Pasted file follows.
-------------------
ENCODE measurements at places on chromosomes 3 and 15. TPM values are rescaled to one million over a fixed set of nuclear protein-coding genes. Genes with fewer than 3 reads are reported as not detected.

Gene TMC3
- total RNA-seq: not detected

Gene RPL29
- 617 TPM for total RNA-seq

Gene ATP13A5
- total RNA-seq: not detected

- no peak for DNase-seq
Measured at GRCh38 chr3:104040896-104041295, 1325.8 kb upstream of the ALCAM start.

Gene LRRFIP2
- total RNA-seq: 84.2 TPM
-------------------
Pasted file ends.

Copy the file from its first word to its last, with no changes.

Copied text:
ENCODE measurements at places on chromosomes 3 and 15. TPM values are rescaled to one million over a fixed set of nuclear protein-coding genes. Genes with fewer than 3 reads are reported as not detected.

Gene TMC3
- total RNA-seq: not detected

Gene RPL29
- 617 TPM for total RNA-seq

Gene ATP13A5
- total RNA-seq: not detected

- no peak for DNase-seq
Measured at GRCh38 chr3:104040896-104041295, 1325.8 kb upstream of the ALCAM start.

Gene LRRFIP2
- total RNA-seq: 84.2 TPM